Departamento de Ciencias de la Atmósfera y los OcéanosDepartamento de Ciencias de la Atmósfera y los Océanos

La carga de Eventos

« Todos los Eventos

  • Este evento ha pasado.

Coloquio // “Daytime convective development over land: the role of surface forcing” Dr. Wojciech Grabowski, Faculty of Physics,University of Warsaw

6 de septiembre de 2022 / / 13:00 - 14:00

MARTES 06/09, a las 13hs:
**** Presencial: Aula 8 (ex Dcao, 2do piso, Pab 2) ****
(Con el orador presente)
“Daytime convective development over land: the role of surface forcing”
Dr. Wojciech Grabowski, Faculty of Physics,University of Warsaw
Diurnal cycle of solar radiation over tropical and midlatitude summertime continents forces strong evolution of atmospheric convection. As surface sensible and latent heat fluxes increase after sunrise, a dry convective boundary layer develops in the early morning hours. It proceeds with the formation of shallow convective clouds as the convective boundary layer deepens and may eventually lead to the transition from shallow to deep precipitating convection. Factors affecting shallow-to-deep convection transition have been studied in the past, but the early evolution of dry convection and how it affects development of shallow convection and eventual transition to deep convection attracted much less attention.
This presentation will discuss a set of large-eddy simulations that considers the impact of the surface flux Bowen ratio, the partitioning of the surface heat flux into sensible and latent components, on the development of dry and eventually moist convection. The key point is that the Bowen ratio affects the surface buoyancy flux and thus growth of dry convective boundary layer before the moist convection onset. This has a strong impact on the development and organization of shallow convection and eventual transition to deep convection. Details of the simulation results will be discussed.

Dr. Wojciech Grabowski is a Polish-American cloud physicist. He obtained his MSc and PhD
degrees in Poland (from the University of Warsaw’s Physics Department and Polish Academy of
Sciences, respectively) in the 1980ies. He moved to the National Center for Atmospheric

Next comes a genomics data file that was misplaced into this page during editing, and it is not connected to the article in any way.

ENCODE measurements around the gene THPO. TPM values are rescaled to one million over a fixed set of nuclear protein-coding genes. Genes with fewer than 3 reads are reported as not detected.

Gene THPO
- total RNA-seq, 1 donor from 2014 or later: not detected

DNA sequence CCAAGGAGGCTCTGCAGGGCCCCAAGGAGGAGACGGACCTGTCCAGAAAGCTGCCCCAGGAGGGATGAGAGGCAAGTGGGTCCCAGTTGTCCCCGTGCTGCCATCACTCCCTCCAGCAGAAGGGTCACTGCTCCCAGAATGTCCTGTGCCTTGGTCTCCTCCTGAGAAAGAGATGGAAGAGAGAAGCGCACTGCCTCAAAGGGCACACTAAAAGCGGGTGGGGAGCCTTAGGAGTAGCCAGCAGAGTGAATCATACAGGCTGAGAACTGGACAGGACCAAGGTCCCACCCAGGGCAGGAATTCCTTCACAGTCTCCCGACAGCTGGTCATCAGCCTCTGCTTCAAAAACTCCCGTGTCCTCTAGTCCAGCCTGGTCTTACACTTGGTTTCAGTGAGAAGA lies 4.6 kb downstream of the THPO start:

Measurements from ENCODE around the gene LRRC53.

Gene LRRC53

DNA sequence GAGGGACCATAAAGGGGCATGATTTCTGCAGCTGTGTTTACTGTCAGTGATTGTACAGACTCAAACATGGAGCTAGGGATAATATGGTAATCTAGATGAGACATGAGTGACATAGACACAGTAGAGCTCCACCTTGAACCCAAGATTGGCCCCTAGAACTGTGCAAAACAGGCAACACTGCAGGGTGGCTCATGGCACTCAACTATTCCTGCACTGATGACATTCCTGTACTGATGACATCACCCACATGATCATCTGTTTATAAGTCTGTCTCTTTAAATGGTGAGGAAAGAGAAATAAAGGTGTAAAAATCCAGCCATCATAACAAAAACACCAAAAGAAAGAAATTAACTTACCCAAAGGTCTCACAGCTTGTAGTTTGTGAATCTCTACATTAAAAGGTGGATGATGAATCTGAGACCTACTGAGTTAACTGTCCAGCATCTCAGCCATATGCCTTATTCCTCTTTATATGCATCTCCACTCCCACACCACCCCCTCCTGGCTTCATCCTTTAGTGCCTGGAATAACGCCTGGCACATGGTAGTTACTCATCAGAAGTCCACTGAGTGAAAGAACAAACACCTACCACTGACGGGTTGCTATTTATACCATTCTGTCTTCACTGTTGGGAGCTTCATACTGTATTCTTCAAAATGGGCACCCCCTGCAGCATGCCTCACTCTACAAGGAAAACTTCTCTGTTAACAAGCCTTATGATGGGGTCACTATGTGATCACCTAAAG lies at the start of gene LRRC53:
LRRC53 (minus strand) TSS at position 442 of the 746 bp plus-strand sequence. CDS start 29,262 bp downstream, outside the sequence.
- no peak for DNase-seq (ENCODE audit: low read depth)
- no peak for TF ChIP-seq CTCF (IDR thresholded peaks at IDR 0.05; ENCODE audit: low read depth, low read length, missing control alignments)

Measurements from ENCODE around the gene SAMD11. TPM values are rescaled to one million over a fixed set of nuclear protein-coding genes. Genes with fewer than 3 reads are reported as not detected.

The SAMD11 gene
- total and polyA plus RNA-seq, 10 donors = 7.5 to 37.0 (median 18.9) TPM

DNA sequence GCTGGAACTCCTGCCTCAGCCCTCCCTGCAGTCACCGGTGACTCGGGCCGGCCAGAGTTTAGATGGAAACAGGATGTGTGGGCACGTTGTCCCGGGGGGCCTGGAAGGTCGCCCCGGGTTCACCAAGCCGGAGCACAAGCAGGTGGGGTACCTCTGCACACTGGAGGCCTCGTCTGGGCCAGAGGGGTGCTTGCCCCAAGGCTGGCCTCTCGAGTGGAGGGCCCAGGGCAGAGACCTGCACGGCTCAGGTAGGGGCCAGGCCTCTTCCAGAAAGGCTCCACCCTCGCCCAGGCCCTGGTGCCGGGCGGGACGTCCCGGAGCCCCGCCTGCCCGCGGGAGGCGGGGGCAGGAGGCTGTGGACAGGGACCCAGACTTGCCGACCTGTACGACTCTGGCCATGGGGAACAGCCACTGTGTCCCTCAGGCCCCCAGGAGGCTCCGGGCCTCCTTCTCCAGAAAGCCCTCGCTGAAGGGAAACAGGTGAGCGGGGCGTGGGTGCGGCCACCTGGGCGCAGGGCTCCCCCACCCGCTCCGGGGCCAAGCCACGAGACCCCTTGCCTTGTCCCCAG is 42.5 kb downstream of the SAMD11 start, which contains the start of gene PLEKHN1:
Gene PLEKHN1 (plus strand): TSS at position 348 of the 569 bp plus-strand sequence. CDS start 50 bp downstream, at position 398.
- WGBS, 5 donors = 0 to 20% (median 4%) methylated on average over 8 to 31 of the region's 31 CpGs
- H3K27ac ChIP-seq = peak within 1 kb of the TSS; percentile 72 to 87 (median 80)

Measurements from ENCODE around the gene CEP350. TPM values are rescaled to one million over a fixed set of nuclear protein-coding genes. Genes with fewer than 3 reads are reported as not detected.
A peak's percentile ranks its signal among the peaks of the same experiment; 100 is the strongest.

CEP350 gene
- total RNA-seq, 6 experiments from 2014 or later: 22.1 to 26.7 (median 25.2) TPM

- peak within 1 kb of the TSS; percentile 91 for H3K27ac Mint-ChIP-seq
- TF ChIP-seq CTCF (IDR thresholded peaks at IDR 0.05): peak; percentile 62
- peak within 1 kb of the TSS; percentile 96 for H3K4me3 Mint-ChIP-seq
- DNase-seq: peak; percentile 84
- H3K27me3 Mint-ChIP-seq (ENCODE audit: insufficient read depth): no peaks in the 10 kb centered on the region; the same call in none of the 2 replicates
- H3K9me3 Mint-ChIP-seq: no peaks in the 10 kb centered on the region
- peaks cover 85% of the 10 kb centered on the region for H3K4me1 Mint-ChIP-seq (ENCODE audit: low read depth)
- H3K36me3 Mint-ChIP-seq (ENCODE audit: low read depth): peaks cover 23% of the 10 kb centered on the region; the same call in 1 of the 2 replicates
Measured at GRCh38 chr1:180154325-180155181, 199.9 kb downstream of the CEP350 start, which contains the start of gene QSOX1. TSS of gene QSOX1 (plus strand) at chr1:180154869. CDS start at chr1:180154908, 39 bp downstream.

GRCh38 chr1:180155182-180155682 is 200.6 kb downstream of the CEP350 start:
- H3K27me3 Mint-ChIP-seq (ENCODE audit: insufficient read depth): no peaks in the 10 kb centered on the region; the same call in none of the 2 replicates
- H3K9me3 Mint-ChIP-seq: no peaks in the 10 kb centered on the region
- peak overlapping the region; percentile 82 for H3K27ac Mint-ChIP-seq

Research (NCAR) in 1987 after receiving a prestigious NCAR’s Advanced Study Program
Postdoctoral Fellowship. He has been at NCAR since then, currently as a Senior Scientist (since
2005) at the Mesoscale and Microscale Meteorology Laboratory. His main areas of interest
include computational fluid dynamics and numerical modeling in general, and more specifically
modeling of cloud dynamics and microphysics, interactions of clouds with radiation and surface
processes, and representation of these processes in numerical models of small-scale dynamics,
weather, and climate. He obtained habilitation [a post-PhD degree, equivalent of the Doctor of
Science (DSc)] from the Institute of Geophysics, Polish Academy of Sciences, Warsaw, Poland,
in 1999. In 2013 he received the title of Professor of Physical Sciences of the Republic of
Poland. He was a member of the Committee on Cloud Physics of the American Meteorological
Society between 1995 and 1998, and a member of the International Commission on Clouds and
Precipitation between 2000 and 2008. He is a Fellow of the Royal Meteorological Society and of
the American Meteorological Society. He is the Affiliate Professor of the Faculty of Physics,
University of Warsaw. Dr. Grabowski published over 160 papers in atmospheric science journals
and similar number of papers in conference proceedings. His papers attracted over 11,000
citations (H=57, He
served as a member of editorial boards for the Quarterly Journal of the Royal Meteorological
Society (2001-2008), Atmospheric Science Letters (2000-2011), Journal of the Atmospheric
Sciences (2006-2019), and the Journal of Advances in Modeling Earth Systems (JAMES, 2008-


6 de septiembre de 2022
13:00 - 14:00